Warning: Partnership Audit Regime Rules Ahead

John Csargo

Partnership Audit Regime Rules Ahead:   With all the new tax law issues to address, one of the provisions from way back in 2015 is going to affect the tax filings and responsibilities associated with partnerships starting in year 2018.

The Bipartisan Budget Act of 2015 (BBA) established a new audit regime for partnerships that changes audit procedures by allowing the IRS to assess and collect taxes at the partnership level. The new partnership audit rules will go into effect in 2018.

The BBA regime created new roles and responsibilities that could lead to disagreements among partners. Many of these disagreements can be avoided by carefully reviewing and revising the partnership agreement.

In the past, partnership audits were governed by the so-called Tax Equity and Fiscal Responsibility Act (TEFRA) audit rules. Under the TEFRA rules, partnership items are audited and adjusted only in partnership-level proceedings. Once adjustments are made, each partner made the adjustments to his or her return and paid any resulting taxes, penalties, and interest.

For tax years beginning after 2017, the TEFRA audit procedures are replaced by the BBA regime. Under this regime, adjustments to a partnership’s items of income, gain, loss, deduction, or credit will be made at the partnership level. Any additional tax, penalty, or amount related to the tax will also be determined and collected at the partnership level unless the partnership elects an alternative payment process (also known as a push-out election).

If an audit results in additional taxes, the partnership must pay the imputed underpayment amount in the adjustment year-the year the adjustment is finally determined. Interest and penalties also will be payable by the partnership.  This begs the question of whether the burden of such payments should fall on the current partners or those who partners in the tax year under audit were.  Under the BBA, the partnership (and therefore, the current partners) is responsible for paying the assessment unless the partnership makes a push-out election (more on that later). This can lead to inequitable results and contention between prior and current partners. The partnership agreement should address how liabilities arising from an audit will be allocated between current and reviewed year partners.

Under the new rules, Partnerships will be required to designate a partnership representative. The partnership representative has the sole authority to act on behalf of the partnership in audits and other tax proceedings.  The partnership representative doesn’t have to be a partner, but it must have a substantial presence in the U.S. If the partnership representative is an entity, the partnership must appoint a sole designated individualthrough whom the partnership representative will act.

The partnership representative has the sole authority to extend a statute of limitations, settle with the IRS, and initiate a lawsuit. Any defense not raised by the partnership representative is waived. This also means that the partnership representative will take on a high level of risk. Considering this, partnerships may have a difficult time finding someone willing to act as the representative. Partnerships may have to consider indemnifying or compensating the partnership representative.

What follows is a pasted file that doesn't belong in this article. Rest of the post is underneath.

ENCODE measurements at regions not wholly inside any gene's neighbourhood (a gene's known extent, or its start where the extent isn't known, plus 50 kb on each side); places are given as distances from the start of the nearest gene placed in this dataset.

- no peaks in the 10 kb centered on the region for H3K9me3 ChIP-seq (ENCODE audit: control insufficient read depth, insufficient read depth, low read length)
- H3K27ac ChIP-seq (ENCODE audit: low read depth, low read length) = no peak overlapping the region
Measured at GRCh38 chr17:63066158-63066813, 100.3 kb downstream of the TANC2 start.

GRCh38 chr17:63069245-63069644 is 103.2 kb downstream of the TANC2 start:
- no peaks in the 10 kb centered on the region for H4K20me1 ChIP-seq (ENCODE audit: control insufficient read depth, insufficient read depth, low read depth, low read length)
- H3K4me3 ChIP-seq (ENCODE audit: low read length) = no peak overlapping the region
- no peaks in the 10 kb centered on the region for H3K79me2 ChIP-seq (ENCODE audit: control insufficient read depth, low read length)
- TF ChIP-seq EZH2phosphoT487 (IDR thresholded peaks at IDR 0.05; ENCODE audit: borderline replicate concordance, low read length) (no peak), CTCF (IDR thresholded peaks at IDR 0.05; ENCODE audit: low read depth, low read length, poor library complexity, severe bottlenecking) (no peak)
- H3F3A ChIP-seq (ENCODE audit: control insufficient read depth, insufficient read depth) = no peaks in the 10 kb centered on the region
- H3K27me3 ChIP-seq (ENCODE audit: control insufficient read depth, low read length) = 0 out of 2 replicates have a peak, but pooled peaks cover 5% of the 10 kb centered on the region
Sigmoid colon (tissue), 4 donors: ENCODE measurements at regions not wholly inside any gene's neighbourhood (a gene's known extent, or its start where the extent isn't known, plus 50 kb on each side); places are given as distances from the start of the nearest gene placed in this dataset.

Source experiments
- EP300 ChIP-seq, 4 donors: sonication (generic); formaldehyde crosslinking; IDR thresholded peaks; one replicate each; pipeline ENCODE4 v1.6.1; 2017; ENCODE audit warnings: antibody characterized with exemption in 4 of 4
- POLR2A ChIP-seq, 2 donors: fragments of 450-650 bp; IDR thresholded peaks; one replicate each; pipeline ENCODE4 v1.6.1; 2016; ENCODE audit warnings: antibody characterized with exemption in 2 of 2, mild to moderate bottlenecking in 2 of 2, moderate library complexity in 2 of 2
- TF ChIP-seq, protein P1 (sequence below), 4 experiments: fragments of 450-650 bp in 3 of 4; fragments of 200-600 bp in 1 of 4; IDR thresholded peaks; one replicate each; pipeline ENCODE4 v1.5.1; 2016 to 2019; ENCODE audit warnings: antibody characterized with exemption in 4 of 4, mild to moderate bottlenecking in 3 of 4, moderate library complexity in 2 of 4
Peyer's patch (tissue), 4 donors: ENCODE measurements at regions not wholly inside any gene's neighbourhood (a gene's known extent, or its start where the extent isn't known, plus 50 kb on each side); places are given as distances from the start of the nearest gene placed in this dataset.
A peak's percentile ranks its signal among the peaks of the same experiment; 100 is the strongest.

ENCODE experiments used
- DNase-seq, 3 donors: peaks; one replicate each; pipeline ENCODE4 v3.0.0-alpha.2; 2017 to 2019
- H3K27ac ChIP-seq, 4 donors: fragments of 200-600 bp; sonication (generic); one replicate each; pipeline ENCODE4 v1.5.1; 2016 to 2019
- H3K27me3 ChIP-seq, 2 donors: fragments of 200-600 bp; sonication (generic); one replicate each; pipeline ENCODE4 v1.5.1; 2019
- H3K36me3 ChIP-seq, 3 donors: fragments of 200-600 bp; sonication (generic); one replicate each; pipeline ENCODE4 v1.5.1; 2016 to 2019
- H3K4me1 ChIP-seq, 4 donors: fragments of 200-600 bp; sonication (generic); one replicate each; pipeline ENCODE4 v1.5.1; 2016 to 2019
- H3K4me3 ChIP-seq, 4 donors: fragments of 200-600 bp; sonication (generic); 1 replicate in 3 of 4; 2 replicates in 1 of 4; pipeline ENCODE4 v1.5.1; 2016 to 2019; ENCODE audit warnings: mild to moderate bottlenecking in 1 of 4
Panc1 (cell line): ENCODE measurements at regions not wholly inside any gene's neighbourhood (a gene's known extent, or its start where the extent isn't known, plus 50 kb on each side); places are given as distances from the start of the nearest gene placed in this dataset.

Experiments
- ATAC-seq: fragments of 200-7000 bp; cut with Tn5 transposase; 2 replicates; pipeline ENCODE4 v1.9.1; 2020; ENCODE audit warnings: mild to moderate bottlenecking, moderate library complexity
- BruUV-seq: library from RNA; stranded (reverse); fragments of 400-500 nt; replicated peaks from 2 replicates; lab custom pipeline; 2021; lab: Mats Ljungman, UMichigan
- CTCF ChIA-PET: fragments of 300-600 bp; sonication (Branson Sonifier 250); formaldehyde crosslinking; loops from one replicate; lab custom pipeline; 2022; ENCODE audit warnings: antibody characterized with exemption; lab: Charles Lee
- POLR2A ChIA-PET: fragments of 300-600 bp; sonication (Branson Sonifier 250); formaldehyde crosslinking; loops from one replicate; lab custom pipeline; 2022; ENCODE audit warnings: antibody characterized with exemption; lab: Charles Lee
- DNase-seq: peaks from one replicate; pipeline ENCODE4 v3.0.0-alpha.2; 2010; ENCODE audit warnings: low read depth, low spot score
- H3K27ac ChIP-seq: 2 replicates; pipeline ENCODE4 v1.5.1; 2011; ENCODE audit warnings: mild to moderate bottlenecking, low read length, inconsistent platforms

Partnerships must designate a partnership representative separately for each taxable year on the tax return. Partnerships will need to amend their agreements to establish procedures for choosing, removing, and replacing the partnership representative. In addition, the partnership agreement should carefully outline the duties of the partnership representative.

Under the new audit regime, a partnership must pay the imputed underpayment amount resulting from an IRS audit unless it makes a push-out election. As the name suggests, a push-out election allows a partnership to push an adjustment out to the reviewed year partners. This shifts the liability away from the current partners to those who were partners in the year the adjusted item arose. A push-out election must be filed within 45 days of the date the Final Partnership Adjustment (FPA) is mailed to the partnership by the IRS.  At a minimum, the partnership agreement should address whether the partnership representative is required to make a push-out election or the circumstances in which a push-out election will be made.

Partnerships with 100 or fewer partners can elect out of the new audit rules for any tax year, in which case the partnership and its partners will be audited under the general rules for individual taxpayers. The election is available only if each of the partners is an individual, a C or S corporation, a foreign entity that would be treated as a C corporation were it domestic, the estate of a deceased partner.  Each election must be made on an annual basis and must include the name and tax identification number of each partner.  Also, the partnership must notify each partner of the election within 30 days of making it. Once made, an election may not be revoked without the consent of the IRS.

Many small partnerships assume they will be able to elect out of the new audit procedures because they have 100 or fewer partners. However, the election isn’t available if one of the partners is a partnership or if any of the individual partners hold their ownership in a revocable living trust.

Partnership agreements of eligible partnerships should address whether an election out will be mandatory. In many situations, an election out will be preferable. However, partnerships looking to maintain flexibility in their partnership agreements should include provisions indicating how the decision to elect out will be made.

If you have questions, please contact John Csargo at


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